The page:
A last minute July 28 escape from Lima to Oxapampa for Peruvian Idependence Day.
Here you have it, the logistical summary table of my transcontinental bus travels in South America in the last year. In two trips, I covered almost 12,000 kilometers of road over a total of more than 220 hours.
I never expected that the most happening thing I'd find in La Paz on a Saturday afternoon would be a full-blown K-Pop (Korean pop) dance competition.
What am I eating?
I try to embed mention of food into my travel posts but since I happen to have a number of past restaurant colleagues with short attention spans, I have to give them a proper food post once in a while as a carrot for them to keep visiting.
To the west, long white salt flats and over snowy peaks, Chile. North, across the barren expanse, the Bolivian altiplano. To the South, majestic Mt. Chañi of Jujuy province in Argentina. And east, an enormous nearly full moon just rising over the hills.
Yesterday was my first full day in Buenos Aires and it coincided with an enormous country-wide call to protest by the socialist Left. More than a hundred thousand people congregated...
Were it summer, I would have stopped in Florianopolis for its unique beach landscapes, but on Marcelo's recommendation I opted to make Porto Alegre my last stop in Brazil on the road south.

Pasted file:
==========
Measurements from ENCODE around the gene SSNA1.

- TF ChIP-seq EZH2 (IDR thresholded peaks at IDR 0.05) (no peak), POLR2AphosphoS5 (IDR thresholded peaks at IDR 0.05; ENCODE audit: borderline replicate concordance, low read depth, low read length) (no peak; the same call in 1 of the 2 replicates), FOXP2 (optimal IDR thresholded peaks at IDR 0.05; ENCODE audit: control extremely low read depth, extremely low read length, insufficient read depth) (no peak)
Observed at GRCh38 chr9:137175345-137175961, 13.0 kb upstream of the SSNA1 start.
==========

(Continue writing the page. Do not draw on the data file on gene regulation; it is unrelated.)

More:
I'm spending tonight at Guarulhos, São Paulo's austere and grimy ciment palace of an airport. I'm sleeping here because I rather wait until 5h45 to take a 4 reales bus (1 real = approx US $0.50) and 3.50 RS subway into town than pay the 100 RS it would cost to taxi to my friend Marcelo's place. I should have arrived around 17h30 but our original flight from Amsterdam experienced a technical failure of its motor de-icing systems...
When I came home from playing football today I took a shower. About two minutes in, my eye caught sight of a small black shape moving very organically at my feet. When I reached down to touch it, the water...
One of the fascinating facts often mentioned about the Inca is that their constructions didn't need mortar, that their walls stood without binding substance holding together the blocks. From contemporary inspection, it's obvious that Inca masons succeeded in doing this by very precisely cutting stone in the shape needed to fit into the next layer they were building and its planned adjacent blocks. It meant that you not only had to plan the shape of your structure but also how each individual block would fit within it and sculpt it to measure.
I am in Stockholm again. Following my seven country trip back to Sweden and the rush of the first week, I've felt a little...
These images are all from the main central areas of São Paulo, they don't really provide an idea of the scale and extension of the metropolis. I would need a helicopter to provide that.